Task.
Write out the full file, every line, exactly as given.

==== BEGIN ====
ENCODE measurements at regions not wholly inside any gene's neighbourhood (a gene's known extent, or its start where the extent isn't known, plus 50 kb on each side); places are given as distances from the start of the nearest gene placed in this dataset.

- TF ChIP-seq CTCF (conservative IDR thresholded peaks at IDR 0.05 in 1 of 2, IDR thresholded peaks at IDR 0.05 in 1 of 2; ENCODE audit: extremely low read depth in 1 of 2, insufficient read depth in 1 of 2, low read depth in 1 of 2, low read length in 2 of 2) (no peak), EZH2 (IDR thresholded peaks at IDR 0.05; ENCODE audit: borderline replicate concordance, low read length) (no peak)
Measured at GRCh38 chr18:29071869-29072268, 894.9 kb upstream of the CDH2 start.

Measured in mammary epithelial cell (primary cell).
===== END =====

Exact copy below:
ENCODE measurements at regions not wholly inside any gene's neighbourhood (a gene's known extent, or its start where the extent isn't known, plus 50 kb on each side); places are given as distances from the start of the nearest gene placed in this dataset.

- TF ChIP-seq CTCF (conservative IDR thresholded peaks at IDR 0.05 in 1 of 2, IDR thresholded peaks at IDR 0.05 in 1 of 2; ENCODE audit: extremely low read depth in 1 of 2, insufficient read depth in 1 of 2, low read depth in 1 of 2, low read length in 2 of 2) (no peak), EZH2 (IDR thresholded peaks at IDR 0.05; ENCODE audit: borderline replicate concordance, low read length) (no peak)
Measured at GRCh38 chr18:29071869-29072268, 894.9 kb upstream of the CDH2 start.

Measured in mammary epithelial cell (primary cell).